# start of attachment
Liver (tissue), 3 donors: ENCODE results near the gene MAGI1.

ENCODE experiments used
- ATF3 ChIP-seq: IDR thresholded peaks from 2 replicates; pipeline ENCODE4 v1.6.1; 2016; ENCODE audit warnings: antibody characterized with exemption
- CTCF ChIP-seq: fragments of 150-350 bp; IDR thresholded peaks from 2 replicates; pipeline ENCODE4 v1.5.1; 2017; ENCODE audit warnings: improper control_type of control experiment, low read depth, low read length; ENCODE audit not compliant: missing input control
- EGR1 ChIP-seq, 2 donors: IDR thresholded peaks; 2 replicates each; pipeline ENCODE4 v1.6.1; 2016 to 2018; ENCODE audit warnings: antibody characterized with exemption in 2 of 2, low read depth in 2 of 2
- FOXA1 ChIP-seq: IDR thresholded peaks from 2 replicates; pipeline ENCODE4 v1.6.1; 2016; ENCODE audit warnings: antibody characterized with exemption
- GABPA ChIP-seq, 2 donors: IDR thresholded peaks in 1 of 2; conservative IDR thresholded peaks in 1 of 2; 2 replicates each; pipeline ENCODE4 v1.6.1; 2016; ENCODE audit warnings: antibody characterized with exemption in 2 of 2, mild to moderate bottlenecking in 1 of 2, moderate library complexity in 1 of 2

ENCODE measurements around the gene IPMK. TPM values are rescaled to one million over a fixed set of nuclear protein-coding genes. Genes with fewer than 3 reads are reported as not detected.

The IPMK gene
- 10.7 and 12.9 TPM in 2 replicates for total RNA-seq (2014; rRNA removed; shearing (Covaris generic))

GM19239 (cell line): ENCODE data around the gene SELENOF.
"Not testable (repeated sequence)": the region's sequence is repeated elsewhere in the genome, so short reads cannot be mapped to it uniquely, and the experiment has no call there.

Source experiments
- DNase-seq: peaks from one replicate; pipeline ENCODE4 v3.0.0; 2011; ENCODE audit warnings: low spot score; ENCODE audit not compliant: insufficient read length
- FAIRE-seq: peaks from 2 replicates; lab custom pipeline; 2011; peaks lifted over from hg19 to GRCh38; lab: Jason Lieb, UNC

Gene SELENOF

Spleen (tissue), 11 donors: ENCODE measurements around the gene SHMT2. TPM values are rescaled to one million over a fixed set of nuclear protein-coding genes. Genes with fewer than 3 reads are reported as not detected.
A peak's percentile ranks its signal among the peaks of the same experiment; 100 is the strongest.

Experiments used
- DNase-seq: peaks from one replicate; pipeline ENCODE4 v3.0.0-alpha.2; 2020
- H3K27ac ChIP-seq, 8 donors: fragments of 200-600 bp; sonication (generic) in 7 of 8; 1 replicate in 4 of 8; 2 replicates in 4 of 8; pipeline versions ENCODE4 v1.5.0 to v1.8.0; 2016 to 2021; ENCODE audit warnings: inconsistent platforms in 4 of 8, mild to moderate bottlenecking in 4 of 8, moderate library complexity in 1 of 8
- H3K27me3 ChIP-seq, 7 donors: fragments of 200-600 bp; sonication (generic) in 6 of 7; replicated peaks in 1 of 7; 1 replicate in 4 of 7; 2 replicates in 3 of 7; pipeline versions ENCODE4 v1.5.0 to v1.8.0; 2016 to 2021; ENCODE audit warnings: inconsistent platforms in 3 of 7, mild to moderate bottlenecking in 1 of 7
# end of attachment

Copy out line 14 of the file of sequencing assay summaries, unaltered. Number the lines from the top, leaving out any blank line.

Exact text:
- DNase-seq: peaks from one replicate; pipeline ENCODE4 v3.0.0; 2011; ENCODE audit warnings: low spot score; ENCODE audit not compliant: insufficient read length